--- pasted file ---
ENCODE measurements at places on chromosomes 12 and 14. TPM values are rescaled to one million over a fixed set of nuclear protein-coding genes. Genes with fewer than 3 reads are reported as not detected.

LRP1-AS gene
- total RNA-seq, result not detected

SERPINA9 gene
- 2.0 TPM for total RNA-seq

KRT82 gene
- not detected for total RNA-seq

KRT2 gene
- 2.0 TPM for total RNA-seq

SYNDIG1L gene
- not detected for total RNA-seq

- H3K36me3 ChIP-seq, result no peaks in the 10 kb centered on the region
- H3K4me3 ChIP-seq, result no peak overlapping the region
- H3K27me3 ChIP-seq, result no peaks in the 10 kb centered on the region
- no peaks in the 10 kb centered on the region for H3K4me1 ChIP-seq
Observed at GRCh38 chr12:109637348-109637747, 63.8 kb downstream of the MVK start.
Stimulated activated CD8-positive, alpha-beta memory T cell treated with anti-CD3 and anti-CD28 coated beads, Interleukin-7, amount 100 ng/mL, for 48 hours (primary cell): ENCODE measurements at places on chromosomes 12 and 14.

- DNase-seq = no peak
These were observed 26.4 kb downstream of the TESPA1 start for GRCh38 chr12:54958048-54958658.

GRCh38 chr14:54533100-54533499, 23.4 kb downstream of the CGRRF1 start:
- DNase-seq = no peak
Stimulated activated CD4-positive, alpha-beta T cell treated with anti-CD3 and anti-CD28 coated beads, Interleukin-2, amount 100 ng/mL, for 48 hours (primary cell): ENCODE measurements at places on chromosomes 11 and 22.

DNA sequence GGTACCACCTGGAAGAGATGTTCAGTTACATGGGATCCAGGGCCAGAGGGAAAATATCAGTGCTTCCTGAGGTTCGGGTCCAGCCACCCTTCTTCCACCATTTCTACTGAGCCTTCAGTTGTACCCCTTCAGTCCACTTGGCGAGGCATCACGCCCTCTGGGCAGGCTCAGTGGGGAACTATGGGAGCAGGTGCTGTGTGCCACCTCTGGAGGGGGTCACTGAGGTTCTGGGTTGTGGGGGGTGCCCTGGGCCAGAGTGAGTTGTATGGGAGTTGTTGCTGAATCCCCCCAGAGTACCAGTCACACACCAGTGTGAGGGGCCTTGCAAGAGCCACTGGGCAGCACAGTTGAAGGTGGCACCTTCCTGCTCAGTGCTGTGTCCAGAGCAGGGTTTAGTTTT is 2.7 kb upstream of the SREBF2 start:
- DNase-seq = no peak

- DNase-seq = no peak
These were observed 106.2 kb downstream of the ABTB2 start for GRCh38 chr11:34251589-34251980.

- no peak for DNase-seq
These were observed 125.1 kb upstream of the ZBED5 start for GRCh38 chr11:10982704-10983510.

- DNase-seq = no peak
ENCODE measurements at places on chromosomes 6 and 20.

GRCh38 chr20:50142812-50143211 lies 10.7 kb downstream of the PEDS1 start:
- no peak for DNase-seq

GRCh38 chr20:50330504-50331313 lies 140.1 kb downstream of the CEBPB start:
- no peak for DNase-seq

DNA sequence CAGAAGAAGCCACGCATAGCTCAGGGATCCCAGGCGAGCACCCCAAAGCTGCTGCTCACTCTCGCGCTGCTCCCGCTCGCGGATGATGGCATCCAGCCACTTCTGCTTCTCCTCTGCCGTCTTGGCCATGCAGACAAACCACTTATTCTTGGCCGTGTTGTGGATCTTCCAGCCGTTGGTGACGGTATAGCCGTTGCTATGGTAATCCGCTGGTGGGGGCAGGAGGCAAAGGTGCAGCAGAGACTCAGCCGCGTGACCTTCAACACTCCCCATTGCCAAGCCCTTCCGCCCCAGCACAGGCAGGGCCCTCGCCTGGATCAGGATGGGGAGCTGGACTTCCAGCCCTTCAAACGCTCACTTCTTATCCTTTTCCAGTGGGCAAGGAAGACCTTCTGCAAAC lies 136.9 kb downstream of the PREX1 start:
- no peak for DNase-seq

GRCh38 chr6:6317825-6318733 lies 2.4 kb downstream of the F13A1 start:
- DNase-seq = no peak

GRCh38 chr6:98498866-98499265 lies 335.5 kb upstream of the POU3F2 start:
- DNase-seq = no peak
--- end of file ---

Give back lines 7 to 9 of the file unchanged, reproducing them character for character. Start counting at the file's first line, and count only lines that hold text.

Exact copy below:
- not detected for total RNA-seq

KRT2 gene
- 2.0 TPM for total RNA-seq